Transfers shown in the preceding Level 3 tables were as of the end of the period in which the transfer occurred. All transfers were to or from Level 2.

21

ProAssurance Corporation and Subsidiaries
Notes to Condensed Consolidated Financial Statements (Unaudited)
September 30, 2016
 

All transfers during the three and nine months ended September 30, 2016 and 2015 related to securities held for which the level of market activity for identical or nearly identical securities varies from period to period. The securities were valued using multiple observable inputs when those inputs were available; otherwise the securities were valued using limited observable inputs.
Fair Values Not Categorized
Investments in unconsolidated subsidiaries at both September 30, 2016 and December 31, 2015 included interests in investment fund LPs/LLCs that measure fund assets at fair value on a recurring basis and that provide a NAV for the interest. The carrying value of these interests is based on the NAV provided, and was considered to approximate the fair value of the interests. In accordance with GAAP, the fair value of these investments was not classified within the fair value hierarchy. Additional information regarding these investments is as follows:
 
Unfunded
Commitments
 
Fair Value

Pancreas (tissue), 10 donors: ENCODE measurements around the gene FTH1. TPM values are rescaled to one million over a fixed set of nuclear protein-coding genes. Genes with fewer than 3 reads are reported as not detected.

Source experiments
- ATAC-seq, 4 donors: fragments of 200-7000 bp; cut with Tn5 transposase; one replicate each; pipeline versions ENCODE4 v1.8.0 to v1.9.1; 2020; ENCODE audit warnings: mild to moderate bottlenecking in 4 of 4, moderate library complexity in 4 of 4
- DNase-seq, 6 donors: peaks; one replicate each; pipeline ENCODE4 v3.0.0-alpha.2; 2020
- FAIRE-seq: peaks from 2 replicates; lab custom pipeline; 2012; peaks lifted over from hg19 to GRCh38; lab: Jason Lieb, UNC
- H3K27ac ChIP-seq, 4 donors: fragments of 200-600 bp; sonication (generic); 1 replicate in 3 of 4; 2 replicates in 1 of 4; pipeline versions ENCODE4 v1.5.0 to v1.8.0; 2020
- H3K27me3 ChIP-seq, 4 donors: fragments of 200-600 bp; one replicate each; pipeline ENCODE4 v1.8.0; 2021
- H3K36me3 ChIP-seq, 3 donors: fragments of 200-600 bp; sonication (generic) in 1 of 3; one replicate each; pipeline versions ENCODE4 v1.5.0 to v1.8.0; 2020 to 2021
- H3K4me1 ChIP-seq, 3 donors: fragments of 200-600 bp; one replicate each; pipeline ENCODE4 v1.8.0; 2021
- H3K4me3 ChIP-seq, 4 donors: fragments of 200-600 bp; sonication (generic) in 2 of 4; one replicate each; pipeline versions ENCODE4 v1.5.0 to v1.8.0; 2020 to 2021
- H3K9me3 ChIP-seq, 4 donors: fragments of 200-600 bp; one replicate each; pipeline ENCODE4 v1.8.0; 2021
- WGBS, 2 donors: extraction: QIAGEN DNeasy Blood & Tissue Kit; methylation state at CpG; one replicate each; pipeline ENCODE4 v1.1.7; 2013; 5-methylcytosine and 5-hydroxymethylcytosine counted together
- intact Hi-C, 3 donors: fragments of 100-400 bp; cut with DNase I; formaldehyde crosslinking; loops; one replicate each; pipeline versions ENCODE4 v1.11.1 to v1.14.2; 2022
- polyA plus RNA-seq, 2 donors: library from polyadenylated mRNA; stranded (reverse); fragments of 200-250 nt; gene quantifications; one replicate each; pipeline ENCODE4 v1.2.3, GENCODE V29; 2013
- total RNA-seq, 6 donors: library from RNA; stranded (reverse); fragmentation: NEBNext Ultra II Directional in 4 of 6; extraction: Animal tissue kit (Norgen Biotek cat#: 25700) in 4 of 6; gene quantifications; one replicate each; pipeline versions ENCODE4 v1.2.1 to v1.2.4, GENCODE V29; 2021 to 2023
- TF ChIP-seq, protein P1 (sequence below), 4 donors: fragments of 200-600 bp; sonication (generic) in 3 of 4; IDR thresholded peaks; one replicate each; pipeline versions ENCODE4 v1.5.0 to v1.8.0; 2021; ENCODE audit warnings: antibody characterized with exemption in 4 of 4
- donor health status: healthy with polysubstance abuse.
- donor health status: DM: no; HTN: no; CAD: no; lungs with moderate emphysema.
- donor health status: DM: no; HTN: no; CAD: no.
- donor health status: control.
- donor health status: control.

(In thousands)
September 30,
2016
 
September 30,
2016
 
December 31,
2015
Investments in LPs/LLCs:
 
 
 
 
 
Private debt funds (1)
$7,936
 
$
55,675

 
$
50,268

Long equity fund (2)
None
 
6,536

 
6,407

Long/short equity funds (3)
None
 
29,099

 
28,030

Non-public equity funds (4)
$50,699
 
80,326

 
65,722

Multi-strategy fund of funds (5)
None
 
8,303

 
8,252

Structured credit fund (6)
None
 
4,128

 
3,945

Long/short commodities fund (7)
None
 
10,949

 

 
 
 
$
195,016

 
$
162,624

(1)
Comprised of interests in two unrelated LP funds that are structured to provide interest distributions primarily through diversified portfolios of private debt instruments. One LP allows redemption by special consent; the other does not permit redemption. Income and capital are to be periodically distributed at the discretion of the LPs over an anticipated time frame that spans from 3 to 8 years.
(2)